Referring still to FIG. 1, it can be seen that workstation 12 is provided in communication with data network 14 for receiving data files. In a preferred embodiment, the application is implemented with an application server 16, which stores and executes a program or programs that carry out the various functions of the application. These functions include one or more manipulations of audio, such as playing and recording audio files, and may also include such functions as connecting to databases, management information systems, or other types of information systems.
In the embodiment shown, the interface comprises a Web page 30 having display elements 32 such as, for example, icons, buttons or hypertext links which are presented to the user for selection. Using standard Web technology, a user may submit a request that includes the user's telephone number, which the system may then use to call the user to establish an audio communication channel over the voice network 22. Alternatively, the user may request that the system provide a number that the user can call to establish the same type of audio channel. Another alternative is to provide transport of audio over the data network (e.g., using standard Web-based audio techniques).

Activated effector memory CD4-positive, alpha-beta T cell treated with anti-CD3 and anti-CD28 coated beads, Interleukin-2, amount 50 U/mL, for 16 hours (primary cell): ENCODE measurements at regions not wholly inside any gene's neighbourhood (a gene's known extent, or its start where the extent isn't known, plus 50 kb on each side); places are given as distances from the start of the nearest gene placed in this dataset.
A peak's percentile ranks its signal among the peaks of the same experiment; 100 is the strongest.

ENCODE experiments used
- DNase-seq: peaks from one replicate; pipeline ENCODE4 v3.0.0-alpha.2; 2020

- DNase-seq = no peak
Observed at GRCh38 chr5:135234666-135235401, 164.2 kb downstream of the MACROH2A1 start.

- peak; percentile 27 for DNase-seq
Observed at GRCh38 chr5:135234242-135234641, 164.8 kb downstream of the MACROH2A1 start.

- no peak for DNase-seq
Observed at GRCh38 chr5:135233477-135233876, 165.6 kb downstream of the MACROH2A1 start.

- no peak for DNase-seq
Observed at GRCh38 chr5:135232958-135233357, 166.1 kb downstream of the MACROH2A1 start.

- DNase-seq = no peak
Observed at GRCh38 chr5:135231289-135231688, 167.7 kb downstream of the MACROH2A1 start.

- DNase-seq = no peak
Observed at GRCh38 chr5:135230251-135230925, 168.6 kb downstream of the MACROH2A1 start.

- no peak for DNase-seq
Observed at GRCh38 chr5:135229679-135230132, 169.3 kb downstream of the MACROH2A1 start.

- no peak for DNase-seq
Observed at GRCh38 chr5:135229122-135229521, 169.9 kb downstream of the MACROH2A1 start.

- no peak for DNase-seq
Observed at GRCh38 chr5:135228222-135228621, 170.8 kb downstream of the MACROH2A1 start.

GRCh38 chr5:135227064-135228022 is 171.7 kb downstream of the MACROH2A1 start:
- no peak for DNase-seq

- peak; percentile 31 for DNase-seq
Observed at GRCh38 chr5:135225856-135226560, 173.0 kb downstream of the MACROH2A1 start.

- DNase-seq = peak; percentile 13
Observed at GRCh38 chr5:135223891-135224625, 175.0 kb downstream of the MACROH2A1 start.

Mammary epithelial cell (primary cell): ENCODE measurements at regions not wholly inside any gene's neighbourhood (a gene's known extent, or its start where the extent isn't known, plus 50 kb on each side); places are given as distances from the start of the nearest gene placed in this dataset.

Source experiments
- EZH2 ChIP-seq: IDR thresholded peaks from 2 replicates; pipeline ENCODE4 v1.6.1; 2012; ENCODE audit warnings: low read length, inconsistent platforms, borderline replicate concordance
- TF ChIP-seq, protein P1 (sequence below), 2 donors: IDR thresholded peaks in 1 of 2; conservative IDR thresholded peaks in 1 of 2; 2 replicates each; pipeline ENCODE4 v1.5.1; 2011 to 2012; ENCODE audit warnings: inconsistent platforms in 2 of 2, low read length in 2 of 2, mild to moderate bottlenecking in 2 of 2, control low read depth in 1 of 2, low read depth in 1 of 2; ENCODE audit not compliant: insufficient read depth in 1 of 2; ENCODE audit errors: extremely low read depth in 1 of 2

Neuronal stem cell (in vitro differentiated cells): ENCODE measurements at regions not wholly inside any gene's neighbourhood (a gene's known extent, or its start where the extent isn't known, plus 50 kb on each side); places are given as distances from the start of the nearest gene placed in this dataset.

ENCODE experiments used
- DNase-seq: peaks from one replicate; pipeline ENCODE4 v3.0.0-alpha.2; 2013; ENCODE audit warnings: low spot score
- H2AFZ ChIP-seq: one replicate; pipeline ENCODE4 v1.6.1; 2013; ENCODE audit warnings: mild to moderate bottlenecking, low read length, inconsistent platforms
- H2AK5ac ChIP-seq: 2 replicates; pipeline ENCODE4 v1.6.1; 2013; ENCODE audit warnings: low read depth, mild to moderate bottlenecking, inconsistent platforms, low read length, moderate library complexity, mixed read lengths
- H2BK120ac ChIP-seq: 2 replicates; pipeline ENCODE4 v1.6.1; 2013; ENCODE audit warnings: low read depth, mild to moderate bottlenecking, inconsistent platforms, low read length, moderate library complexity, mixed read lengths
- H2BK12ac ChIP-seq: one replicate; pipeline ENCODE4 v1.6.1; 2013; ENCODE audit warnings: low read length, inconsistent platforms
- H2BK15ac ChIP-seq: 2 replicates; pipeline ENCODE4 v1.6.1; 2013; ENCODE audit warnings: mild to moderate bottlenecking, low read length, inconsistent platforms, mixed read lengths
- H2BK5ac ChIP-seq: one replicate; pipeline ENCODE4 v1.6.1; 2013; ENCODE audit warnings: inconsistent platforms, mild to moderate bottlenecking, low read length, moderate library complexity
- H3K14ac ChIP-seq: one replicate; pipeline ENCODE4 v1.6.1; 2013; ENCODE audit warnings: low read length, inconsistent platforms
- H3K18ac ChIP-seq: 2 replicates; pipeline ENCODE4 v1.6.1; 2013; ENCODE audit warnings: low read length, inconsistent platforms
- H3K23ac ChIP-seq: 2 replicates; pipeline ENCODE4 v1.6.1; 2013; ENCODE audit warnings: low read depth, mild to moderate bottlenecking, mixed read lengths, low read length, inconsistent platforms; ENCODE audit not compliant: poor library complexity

Once an audio communication channel between the system and the user has been established, a similar process may be used for further requests from the user. For example, the user may select an icon or button 32 to instruct the system to deliver (i.e., play) a recorded audio file, to record input from the user, or to terminate interaction with the user and close the audio communication channel (i.e., hang up the phone in the case where the audio channel is over a voice network).